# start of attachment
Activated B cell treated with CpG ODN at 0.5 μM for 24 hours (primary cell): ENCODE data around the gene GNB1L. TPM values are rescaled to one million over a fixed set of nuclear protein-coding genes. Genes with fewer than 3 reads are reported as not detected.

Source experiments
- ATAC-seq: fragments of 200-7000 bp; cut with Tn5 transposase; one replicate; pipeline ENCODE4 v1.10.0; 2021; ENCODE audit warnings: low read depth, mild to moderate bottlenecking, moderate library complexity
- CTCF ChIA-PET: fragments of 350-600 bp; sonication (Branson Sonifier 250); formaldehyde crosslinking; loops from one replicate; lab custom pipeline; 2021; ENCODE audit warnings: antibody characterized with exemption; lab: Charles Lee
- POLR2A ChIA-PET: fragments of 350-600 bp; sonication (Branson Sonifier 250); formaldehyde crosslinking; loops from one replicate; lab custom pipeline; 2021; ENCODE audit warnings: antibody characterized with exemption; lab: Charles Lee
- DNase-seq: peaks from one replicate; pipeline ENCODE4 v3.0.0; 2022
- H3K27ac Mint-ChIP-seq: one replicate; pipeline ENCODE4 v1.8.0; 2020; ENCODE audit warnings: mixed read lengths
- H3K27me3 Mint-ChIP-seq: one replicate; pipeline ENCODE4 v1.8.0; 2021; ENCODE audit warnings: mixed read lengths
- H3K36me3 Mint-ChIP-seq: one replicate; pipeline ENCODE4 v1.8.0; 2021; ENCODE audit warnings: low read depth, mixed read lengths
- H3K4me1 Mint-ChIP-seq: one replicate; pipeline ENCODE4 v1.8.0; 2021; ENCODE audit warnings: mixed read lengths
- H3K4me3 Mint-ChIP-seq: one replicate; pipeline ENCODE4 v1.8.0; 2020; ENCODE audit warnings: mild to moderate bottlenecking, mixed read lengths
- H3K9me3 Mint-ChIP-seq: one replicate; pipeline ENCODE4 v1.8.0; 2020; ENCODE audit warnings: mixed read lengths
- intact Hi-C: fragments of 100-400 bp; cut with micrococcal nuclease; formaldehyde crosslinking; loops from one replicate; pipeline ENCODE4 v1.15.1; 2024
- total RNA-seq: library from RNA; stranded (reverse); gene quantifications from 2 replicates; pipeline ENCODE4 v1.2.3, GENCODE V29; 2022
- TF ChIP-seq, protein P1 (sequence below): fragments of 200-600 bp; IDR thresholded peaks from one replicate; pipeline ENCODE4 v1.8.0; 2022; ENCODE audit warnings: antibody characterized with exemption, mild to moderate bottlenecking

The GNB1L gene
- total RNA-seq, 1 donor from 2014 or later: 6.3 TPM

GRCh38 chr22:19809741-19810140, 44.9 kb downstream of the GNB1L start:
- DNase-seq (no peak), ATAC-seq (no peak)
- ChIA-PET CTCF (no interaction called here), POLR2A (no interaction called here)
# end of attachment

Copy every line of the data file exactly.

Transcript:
Activated B cell treated with CpG ODN at 0.5 μM for 24 hours (primary cell): ENCODE data around the gene GNB1L. TPM values are rescaled to one million over a fixed set of nuclear protein-coding genes. Genes with fewer than 3 reads are reported as not detected.

Source experiments
- ATAC-seq: fragments of 200-7000 bp; cut with Tn5 transposase; one replicate; pipeline ENCODE4 v1.10.0; 2021; ENCODE audit warnings: low read depth, mild to moderate bottlenecking, moderate library complexity
- CTCF ChIA-PET: fragments of 350-600 bp; sonication (Branson Sonifier 250); formaldehyde crosslinking; loops from one replicate; lab custom pipeline; 2021; ENCODE audit warnings: antibody characterized with exemption; lab: Charles Lee
- POLR2A ChIA-PET: fragments of 350-600 bp; sonication (Branson Sonifier 250); formaldehyde crosslinking; loops from one replicate; lab custom pipeline; 2021; ENCODE audit warnings: antibody characterized with exemption; lab: Charles Lee
- DNase-seq: peaks from one replicate; pipeline ENCODE4 v3.0.0; 2022
- H3K27ac Mint-ChIP-seq: one replicate; pipeline ENCODE4 v1.8.0; 2020; ENCODE audit warnings: mixed read lengths
- H3K27me3 Mint-ChIP-seq: one replicate; pipeline ENCODE4 v1.8.0; 2021; ENCODE audit warnings: mixed read lengths
- H3K36me3 Mint-ChIP-seq: one replicate; pipeline ENCODE4 v1.8.0; 2021; ENCODE audit warnings: low read depth, mixed read lengths
- H3K4me1 Mint-ChIP-seq: one replicate; pipeline ENCODE4 v1.8.0; 2021; ENCODE audit warnings: mixed read lengths
- H3K4me3 Mint-ChIP-seq: one replicate; pipeline ENCODE4 v1.8.0; 2020; ENCODE audit warnings: mild to moderate bottlenecking, mixed read lengths
- H3K9me3 Mint-ChIP-seq: one replicate; pipeline ENCODE4 v1.8.0; 2020; ENCODE audit warnings: mixed read lengths
- intact Hi-C: fragments of 100-400 bp; cut with micrococcal nuclease; formaldehyde crosslinking; loops from one replicate; pipeline ENCODE4 v1.15.1; 2024
- total RNA-seq: library from RNA; stranded (reverse); gene quantifications from 2 replicates; pipeline ENCODE4 v1.2.3, GENCODE V29; 2022
- TF ChIP-seq, protein P1 (sequence below): fragments of 200-600 bp; IDR thresholded peaks from one replicate; pipeline ENCODE4 v1.8.0; 2022; ENCODE audit warnings: antibody characterized with exemption, mild to moderate bottlenecking

The GNB1L gene
- total RNA-seq, 1 donor from 2014 or later: 6.3 TPM

GRCh38 chr22:19809741-19810140, 44.9 kb downstream of the GNB1L start:
- DNase-seq (no peak), ATAC-seq (no peak)
- ChIA-PET CTCF (no interaction called here), POLR2A (no interaction called here)